A Conversation I Never Want to Have (Children Mentioned)
By Blogger X
Awhile back, Mel asked me to put together a post about adoption
language for Operation Heads Up. There is so much to cover
that I've been paralyzed and have left her hanging.
But Geohde's Cross-Pollination thingy has nudged me to break
off a chunk and just write a freakin' post already.
So, instead of addressing every questionable adoption term, I'm just going to cover just one every once in awhile. And before too long, I hope to have the Operation Heads Up post worth the energy to click on.
Today's phrase is give up for adoption (and variations). And here's the conversation I never
want to have.
"Mom, why did Michele give me up?"Some may call it semantics or political correctness, but I DO have reasons for choosing certain
"Well, she loved you very much. In fact, she loved you so much that
she found Daddy and me to be your forever parents."
"She loved me so much that she gave me away?"
"If she loved me less, would she have kept me?"
"That's not what I meant..."
"And through the rest of my life, should I be afraid of anyone loving
me too much because then they will reject me?"
"Let's start over, Reed."
words and phrases and rejecting others. In this case, I prefer made an adoption plan to gave up for adoption.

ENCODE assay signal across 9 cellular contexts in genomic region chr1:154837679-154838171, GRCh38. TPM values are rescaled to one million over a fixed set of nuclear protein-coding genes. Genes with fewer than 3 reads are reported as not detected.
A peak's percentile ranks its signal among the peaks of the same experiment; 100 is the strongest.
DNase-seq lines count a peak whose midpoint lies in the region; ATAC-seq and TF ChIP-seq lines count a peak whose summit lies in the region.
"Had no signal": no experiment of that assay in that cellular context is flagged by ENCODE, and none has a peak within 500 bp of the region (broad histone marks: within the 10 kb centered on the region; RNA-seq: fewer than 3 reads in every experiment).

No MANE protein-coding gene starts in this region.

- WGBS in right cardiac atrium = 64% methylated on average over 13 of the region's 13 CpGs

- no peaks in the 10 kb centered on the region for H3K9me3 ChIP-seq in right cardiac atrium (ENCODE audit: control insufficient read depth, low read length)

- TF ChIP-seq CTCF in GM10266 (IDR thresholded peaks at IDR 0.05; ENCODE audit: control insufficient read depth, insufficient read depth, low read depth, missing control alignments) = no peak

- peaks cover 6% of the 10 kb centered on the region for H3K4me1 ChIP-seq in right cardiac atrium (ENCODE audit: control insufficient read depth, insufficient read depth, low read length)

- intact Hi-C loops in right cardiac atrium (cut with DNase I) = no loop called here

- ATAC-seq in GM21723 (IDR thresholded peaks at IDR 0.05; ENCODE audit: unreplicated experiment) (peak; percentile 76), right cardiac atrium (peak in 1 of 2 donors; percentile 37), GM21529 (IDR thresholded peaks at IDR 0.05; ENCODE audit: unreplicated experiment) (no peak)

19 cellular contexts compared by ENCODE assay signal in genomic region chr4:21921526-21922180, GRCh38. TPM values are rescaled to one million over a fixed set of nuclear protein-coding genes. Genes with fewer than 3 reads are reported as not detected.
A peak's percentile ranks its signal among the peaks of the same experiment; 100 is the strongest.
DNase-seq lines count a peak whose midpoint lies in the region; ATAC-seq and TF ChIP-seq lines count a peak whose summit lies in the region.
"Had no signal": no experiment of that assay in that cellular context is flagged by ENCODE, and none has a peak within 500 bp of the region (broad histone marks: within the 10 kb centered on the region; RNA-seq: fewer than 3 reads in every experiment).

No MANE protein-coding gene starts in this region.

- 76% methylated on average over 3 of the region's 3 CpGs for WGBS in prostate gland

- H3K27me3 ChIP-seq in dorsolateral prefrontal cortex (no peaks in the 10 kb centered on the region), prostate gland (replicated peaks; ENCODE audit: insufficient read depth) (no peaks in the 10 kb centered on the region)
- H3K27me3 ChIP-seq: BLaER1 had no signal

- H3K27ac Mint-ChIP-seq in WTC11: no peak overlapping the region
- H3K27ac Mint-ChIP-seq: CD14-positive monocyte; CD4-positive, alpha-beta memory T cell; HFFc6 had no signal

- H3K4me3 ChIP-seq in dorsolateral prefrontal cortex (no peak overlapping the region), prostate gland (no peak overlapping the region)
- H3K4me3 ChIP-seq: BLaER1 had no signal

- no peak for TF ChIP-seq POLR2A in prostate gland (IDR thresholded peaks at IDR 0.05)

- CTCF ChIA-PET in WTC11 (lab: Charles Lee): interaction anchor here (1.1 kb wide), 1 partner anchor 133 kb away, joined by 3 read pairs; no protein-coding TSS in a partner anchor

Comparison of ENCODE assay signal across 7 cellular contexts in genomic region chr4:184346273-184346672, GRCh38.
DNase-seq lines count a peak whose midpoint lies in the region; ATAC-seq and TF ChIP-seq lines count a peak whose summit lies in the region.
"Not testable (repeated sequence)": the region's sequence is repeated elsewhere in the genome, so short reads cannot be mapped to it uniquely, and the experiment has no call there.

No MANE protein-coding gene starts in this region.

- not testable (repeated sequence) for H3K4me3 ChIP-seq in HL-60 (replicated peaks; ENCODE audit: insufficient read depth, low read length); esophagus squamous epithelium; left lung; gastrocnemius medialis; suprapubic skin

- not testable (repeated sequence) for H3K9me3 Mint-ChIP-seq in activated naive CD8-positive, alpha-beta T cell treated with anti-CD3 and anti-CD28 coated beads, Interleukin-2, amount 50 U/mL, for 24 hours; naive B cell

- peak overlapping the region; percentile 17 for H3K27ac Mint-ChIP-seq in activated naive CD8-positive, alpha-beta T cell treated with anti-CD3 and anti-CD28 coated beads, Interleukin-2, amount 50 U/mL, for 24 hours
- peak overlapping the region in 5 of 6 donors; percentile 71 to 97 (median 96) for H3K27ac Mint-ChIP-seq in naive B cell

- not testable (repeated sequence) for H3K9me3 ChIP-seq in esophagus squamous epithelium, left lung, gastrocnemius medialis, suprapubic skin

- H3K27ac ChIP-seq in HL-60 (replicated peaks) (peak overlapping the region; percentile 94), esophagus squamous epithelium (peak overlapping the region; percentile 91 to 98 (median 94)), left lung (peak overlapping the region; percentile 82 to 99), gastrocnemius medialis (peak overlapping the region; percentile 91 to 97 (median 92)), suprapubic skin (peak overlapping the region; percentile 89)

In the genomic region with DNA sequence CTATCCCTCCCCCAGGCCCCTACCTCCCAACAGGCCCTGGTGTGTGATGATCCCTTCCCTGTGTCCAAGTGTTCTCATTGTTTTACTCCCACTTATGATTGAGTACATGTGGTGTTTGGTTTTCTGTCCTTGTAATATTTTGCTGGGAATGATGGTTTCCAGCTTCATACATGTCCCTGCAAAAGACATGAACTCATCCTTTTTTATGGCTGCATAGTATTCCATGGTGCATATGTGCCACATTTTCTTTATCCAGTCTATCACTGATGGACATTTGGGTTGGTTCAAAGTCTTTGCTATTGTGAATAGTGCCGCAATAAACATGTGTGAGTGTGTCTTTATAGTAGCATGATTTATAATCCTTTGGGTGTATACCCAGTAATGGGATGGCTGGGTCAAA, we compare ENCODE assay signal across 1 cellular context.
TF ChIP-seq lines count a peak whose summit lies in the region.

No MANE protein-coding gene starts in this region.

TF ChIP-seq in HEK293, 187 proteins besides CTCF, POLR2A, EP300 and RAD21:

First of all, made an adoption plan implies conscious thought. Michele thought about her baby
as she decided what to do (more on Reed's story). She was aware of him. She planned the best future possible for him, given the resources available to her at the time. She was not forced out of parenting him (although this does happen in some cases, which I'm told is devastating for a child to realize).
And more importantly, it doesn't include rejection. Gave you up and gave you away are inherently rejective (to make up a word). And they could make the child feel like an old toy or an outgrown article of clothing, a toss-away.
It's not such a leap from [she loved you so much she gave you up] to [love = rejection]. This is NOT a belief I want to impart to either of my children.
I want them to know that their firstmoms loved them enough to make a difficult choice. I want them to go through their lives fully capable of giving and receiving love. I'd rather have THIS conversation.
"Mom, why did Michele do adoption with me?"Other terms I plan to cover:
"Michele loves you so much. She knew back then that she wasn't ready
to be a mommy to any baby. Even though she really wanted to be with
you, she made a plan to make sure you had parents who were ready to
take care of you."
"That's you and Daddy?"
"Yup. You have so many grown-ups who have loved you from the very
beginning. You are so lovable! (devolve into a tickle session)"
- our birthmom
- the birthmom changed her mind
- He is adopted
- a child of my own
- born in my heart
(P.S. That is NOT my kid in the photo, in case you were wondering.)
Tune in here to find today's post by the Stirrup Queen. It's been an honor to sit on her throne!